As of the start of the year, the administration of benefits and allowances under Finland's basic social assistance scheme was transferred from the municipalities to the Social Insurance Institution, Kela. However, municipal social services offices may continue to provide urgently needed social assistance at their discretion.
Municipalities are now pondering how to evaluate the urgency of social assistance needed by undocumented immigrants.
The City of Helsinki is aiming to primarily act as a last resort in assistance to people whose residence applications have been rejected by providing vouchers for the purchase of food.
"That's money, too, even if it isn't cash. If vouchers can't be used, direct assistance in cash has to be used," says Sari Karisto, the head of the immigration unit of Helsinki's Social Services Department.
This kind of situation may arise, for example, if the person seeking assistance has no identification papers. Many rejected asylum seekers lack IDs.
According to Karisto, neither vouchers nor cash will be provided under any circumstances to cover a full month's assistance, only for shorter periods. Among the reasons for this is to encourage these individuals to voluntarily return to their countries of origin.
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Vouchers or cash will not necessarily be provided to everyone seeking assistance. It may be withheld, for example, in cases where it is shown that the applicant has already received public financial support from elsewhere.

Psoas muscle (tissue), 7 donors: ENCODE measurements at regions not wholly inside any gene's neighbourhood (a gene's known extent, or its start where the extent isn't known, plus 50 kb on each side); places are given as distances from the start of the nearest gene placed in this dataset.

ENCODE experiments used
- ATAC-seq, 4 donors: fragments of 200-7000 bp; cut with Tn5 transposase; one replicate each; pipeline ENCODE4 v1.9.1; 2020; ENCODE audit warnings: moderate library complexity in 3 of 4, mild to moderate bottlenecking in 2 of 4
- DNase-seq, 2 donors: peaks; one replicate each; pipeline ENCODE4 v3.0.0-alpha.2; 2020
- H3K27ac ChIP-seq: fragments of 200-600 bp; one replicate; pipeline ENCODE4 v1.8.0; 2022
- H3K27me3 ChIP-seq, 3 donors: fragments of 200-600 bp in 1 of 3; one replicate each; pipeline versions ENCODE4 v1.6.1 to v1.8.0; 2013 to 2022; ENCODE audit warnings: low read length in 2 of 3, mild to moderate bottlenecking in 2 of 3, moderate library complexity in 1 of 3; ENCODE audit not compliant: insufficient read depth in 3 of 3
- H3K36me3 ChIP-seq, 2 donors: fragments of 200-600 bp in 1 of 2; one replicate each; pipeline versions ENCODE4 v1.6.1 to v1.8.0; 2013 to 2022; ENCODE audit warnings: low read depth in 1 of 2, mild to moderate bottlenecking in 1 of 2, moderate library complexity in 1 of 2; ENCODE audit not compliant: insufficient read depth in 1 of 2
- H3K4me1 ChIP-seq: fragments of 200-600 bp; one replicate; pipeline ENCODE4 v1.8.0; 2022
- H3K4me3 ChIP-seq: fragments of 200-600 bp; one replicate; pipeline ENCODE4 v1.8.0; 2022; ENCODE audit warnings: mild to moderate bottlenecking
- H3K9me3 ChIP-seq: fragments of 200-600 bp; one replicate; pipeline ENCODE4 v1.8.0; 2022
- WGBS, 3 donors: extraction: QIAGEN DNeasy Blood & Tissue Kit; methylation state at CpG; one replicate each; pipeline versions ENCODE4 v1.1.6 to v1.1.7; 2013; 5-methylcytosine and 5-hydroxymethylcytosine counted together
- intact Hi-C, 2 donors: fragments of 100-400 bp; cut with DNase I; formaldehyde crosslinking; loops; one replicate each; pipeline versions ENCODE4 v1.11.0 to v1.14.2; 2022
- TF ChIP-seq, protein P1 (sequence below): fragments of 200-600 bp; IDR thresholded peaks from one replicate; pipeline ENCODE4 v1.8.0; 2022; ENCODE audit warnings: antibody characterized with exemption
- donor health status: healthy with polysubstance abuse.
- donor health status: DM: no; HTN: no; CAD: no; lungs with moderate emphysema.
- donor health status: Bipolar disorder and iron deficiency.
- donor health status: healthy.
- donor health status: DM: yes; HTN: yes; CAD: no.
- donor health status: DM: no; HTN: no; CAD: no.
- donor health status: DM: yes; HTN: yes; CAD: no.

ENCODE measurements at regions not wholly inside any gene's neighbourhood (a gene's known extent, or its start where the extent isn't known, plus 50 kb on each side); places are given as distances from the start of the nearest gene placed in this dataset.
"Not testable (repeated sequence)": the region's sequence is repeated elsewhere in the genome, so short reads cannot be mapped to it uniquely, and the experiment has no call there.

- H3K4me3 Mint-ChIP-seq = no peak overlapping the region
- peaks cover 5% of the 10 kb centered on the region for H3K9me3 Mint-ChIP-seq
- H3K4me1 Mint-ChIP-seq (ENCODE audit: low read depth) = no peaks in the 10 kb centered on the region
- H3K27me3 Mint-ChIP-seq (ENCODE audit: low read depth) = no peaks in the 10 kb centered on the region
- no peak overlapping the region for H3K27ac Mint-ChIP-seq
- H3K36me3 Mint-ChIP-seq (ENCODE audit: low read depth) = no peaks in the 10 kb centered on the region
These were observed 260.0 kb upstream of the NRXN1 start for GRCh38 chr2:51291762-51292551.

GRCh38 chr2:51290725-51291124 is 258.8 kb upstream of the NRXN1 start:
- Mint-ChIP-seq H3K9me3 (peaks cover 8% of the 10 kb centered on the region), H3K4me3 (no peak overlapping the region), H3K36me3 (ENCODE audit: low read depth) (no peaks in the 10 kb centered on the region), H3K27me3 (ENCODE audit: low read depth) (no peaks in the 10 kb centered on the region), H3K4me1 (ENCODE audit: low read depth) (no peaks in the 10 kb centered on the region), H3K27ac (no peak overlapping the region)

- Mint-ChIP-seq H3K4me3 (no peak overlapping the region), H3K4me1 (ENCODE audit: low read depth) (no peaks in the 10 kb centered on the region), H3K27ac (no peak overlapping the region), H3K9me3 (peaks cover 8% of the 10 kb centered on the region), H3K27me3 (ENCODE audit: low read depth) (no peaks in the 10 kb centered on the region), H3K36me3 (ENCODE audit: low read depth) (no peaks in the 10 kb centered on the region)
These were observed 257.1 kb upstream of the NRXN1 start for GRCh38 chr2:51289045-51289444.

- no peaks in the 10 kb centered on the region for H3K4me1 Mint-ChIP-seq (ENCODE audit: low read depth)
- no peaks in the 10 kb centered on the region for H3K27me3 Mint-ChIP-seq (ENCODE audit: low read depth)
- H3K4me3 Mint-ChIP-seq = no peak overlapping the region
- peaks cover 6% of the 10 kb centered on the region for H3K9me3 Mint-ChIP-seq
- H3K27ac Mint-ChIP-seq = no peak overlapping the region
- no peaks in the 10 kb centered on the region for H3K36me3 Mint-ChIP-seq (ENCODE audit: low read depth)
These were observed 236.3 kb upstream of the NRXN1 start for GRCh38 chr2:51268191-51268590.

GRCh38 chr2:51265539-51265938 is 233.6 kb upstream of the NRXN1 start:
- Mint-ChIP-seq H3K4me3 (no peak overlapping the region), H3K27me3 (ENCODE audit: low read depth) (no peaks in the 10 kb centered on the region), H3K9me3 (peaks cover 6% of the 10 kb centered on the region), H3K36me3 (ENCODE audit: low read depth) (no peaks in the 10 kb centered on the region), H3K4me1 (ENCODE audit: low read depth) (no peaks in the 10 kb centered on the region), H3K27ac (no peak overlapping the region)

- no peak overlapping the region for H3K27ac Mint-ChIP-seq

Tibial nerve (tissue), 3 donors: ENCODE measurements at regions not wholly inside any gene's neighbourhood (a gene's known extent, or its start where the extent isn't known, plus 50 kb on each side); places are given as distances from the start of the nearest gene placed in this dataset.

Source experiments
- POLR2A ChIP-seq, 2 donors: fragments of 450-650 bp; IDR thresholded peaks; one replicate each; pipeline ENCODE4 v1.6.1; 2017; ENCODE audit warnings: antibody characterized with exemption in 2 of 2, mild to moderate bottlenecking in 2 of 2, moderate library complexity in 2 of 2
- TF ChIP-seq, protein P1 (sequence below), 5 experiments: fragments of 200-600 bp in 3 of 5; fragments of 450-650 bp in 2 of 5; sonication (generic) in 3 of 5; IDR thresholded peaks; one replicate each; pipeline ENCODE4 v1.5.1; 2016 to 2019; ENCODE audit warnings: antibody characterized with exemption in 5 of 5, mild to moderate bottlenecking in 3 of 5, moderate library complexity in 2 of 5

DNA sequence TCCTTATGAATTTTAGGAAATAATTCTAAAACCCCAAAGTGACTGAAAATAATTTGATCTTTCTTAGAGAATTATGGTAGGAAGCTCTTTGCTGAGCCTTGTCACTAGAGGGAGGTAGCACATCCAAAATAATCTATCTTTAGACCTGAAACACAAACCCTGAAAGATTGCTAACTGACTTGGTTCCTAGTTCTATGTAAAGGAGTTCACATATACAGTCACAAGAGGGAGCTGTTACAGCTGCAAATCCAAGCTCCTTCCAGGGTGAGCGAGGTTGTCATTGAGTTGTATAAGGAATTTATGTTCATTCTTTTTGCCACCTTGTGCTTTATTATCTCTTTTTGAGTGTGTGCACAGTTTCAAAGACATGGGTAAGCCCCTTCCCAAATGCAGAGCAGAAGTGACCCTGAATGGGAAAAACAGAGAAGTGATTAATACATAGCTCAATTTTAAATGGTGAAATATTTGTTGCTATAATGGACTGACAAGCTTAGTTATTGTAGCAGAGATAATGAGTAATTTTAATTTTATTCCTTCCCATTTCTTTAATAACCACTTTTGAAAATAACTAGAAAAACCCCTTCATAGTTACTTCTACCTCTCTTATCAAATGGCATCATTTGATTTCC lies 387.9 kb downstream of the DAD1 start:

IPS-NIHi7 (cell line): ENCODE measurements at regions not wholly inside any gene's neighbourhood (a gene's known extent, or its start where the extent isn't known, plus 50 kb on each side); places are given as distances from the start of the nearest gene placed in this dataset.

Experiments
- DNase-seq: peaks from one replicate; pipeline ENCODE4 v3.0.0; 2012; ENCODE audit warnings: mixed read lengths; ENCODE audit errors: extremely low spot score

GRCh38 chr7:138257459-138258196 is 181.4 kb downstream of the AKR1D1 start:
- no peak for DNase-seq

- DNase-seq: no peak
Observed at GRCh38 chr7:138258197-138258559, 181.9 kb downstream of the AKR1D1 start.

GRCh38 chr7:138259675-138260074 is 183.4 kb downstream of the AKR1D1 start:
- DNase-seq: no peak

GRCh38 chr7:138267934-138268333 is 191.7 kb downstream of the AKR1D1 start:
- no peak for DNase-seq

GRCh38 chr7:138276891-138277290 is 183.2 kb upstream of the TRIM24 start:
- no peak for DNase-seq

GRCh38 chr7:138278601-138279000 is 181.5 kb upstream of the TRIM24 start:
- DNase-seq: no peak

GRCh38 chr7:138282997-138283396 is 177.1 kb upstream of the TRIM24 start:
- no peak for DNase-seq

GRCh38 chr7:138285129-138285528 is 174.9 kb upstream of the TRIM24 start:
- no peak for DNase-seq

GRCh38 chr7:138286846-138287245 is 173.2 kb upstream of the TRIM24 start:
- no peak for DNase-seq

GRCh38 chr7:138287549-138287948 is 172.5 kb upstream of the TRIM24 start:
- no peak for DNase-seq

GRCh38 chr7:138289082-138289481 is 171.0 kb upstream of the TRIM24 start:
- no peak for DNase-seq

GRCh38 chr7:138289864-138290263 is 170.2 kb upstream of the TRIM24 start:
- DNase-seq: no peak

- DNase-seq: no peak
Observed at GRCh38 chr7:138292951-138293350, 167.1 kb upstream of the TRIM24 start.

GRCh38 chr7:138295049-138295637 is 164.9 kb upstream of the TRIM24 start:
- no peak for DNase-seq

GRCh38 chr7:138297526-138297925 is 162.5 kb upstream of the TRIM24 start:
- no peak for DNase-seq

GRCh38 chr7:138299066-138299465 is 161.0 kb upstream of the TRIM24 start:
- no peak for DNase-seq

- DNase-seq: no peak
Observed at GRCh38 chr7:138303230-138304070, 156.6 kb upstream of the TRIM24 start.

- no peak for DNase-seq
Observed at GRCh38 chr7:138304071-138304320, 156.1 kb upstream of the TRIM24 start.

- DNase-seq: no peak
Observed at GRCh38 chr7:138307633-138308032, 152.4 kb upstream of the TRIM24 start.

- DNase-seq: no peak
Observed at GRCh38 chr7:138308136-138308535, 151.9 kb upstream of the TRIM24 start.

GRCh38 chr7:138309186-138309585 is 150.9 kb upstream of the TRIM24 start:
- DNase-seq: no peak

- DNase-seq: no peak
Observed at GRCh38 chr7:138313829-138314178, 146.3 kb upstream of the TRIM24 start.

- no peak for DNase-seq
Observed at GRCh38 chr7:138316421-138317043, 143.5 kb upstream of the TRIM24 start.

However, confirming who has and has not received assistance is not easy when dealing with people who lack identification.
"That's our challenge at the moment. I don't think there is anything bad about asking the question. The intention of providing last resort assistance is not to increase the possibility of fraud," states Karisto.
So far, according to Karisto's estimate, a few dozen undocumented immigrants have sought assistance from Helsinki's social services. But their numbers, and the number of applications for basic social assistance, could grow rapidly. For this reason, Karisto points out that it is hard to say what the practical measures will be in these cases for granting social assistance. The City of Helsinki is currently formulating instructions to its social workers about dealing with these situations.
"Right now, it's being done like this, next week something else might be done," points out Sari Karisto.
The Finnish Constitution guarantees all the right to basic subsistence, regardless of citizenship. It also guarantees everyone the right to housing. The City of Helsinki has arranged emergency shelters in cooperation with local parishes and the Helsinki Deaconess Institute.